If $X$ is a $ C^\infty$ differential manifold of dimension $n$, then there exists an embedding $f:X\to \mathbb R^{2n+1}$.
This is a not too difficult theorem due to Whitney, proved in many textbooks.
The interesting point is that $f$ may be chosen to be a proper map: the inverse image of a compact subset in $\mathbb R^{2n+1}$ is compact in $X$ or, equivalently, $f$ has closed image $f(X)\subset \mathbb R^{2n+1}$.
Now, many books go on to add that actually Whitney proved that $X$ may be embedded into $\mathbb R^{2n}$, but that the proof is much more difficult. (I don't know any book with a proof of this sharper result)

I had always assumed that in the sharper result the embedding was also proper but I was astonished to read, a few days ago, in Milnor-Stasheff's Characteristic Classes (page 120) that in the embedding into $\mathbb R^{2n}$ one may "presumably" assume that the image of $X$ closed, but that it is not proved in Whitney.
So Milnor (one of the greatest topologists of all times!) didn't seem to be sure about properness in 1974 and I want to ask about the situation today:

Can an $n$-dimensional differential manifold be properly embedded into $\mathbb R^{2n}$ ?

Edit:clarification of the question
It is indeed very likely that the answer to the question is "yes", but I would like to be able to quote a complete proof in the literature.
I'm sure that such a proof is technically quite involved since Whitney apparently could not come up with one while Milnor and Stasheff in the quoted book seemed not to be 100% sure that the result is true (cf. their use of the adverb presumably).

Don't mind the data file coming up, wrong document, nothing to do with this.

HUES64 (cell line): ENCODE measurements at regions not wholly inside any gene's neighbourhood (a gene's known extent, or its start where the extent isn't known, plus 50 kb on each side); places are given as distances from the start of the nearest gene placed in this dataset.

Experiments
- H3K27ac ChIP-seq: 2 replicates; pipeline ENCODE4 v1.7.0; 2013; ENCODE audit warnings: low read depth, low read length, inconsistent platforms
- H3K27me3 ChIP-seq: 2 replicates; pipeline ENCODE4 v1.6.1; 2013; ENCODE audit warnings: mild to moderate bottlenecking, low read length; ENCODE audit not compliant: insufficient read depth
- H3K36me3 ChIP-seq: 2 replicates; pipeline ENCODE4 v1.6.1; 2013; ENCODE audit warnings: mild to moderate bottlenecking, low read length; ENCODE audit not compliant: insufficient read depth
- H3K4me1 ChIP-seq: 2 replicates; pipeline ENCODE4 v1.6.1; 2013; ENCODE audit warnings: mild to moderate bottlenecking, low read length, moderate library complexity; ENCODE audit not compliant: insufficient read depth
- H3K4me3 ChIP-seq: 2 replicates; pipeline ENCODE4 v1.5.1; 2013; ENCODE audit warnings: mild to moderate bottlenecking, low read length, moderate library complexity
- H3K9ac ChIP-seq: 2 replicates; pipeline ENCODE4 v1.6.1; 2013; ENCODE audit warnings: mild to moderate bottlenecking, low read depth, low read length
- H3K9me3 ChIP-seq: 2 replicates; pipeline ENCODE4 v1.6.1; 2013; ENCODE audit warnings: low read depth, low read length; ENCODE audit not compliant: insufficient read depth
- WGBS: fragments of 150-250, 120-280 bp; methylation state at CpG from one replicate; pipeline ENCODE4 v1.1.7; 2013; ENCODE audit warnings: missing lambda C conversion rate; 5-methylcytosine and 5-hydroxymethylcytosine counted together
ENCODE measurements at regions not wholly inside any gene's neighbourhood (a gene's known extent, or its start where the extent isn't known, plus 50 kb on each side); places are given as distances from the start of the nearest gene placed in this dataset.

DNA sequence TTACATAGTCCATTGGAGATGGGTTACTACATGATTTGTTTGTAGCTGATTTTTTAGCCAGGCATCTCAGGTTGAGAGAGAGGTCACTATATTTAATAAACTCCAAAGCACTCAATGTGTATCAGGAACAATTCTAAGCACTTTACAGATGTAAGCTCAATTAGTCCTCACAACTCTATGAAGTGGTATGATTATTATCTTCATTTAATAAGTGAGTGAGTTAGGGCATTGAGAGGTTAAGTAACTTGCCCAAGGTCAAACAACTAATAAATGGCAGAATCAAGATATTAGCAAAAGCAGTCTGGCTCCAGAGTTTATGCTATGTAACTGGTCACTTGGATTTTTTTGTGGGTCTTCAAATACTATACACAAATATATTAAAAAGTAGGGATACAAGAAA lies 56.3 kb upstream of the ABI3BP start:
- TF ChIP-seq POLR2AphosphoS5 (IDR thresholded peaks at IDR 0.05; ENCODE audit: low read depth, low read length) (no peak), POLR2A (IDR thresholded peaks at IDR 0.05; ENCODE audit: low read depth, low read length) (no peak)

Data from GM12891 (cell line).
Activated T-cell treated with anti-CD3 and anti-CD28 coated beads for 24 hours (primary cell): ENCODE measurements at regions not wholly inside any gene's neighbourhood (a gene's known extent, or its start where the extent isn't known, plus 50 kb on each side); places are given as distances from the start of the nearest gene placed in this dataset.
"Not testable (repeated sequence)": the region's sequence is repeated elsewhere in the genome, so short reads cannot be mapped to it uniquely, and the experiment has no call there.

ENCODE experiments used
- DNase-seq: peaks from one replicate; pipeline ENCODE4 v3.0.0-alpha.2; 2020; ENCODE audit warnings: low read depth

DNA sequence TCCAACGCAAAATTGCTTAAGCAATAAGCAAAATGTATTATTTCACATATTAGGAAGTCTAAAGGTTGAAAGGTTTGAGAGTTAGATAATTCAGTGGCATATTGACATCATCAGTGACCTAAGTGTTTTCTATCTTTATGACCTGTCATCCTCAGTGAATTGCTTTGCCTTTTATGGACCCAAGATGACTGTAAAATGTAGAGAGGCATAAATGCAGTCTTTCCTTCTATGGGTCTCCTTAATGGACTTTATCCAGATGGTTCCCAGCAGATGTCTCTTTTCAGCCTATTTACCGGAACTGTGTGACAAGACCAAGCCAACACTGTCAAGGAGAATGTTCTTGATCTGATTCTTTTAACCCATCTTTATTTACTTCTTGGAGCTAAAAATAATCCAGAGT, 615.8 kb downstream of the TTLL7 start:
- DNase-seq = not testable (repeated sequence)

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    $\begingroup$ @Igor: Ryan Budney very concisely sketches a strategy for modifying Whitney's proof into one giving a proper embedding. Is there an actual proof in the literature ? $\endgroup$ Nov 24 '14 at 14:19
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    $\begingroup$ I second @Georges Elencwajg's request for a reference in the literature. I have never been able to find one. $\endgroup$ Nov 24 '14 at 18:37
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    $\begingroup$ Dear @Georges Elencwajg, I think this question might get closed as a duplicate of my question which Igor Rivin linked to. As such, if the existing answer to my question is insufficient for you and you really want a literature reference, you may want to edit your question to clearly explain that. $\endgroup$ Nov 24 '14 at 18:45
  • $\begingroup$ Dear @Ricardo: you are absolutely right and I have done exactly what you suggest. $\endgroup$ Nov 24 '14 at 19:16
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    $\begingroup$ See also math.stackexchange.com/questions/31462/… $\endgroup$ Nov 24 '14 at 23:19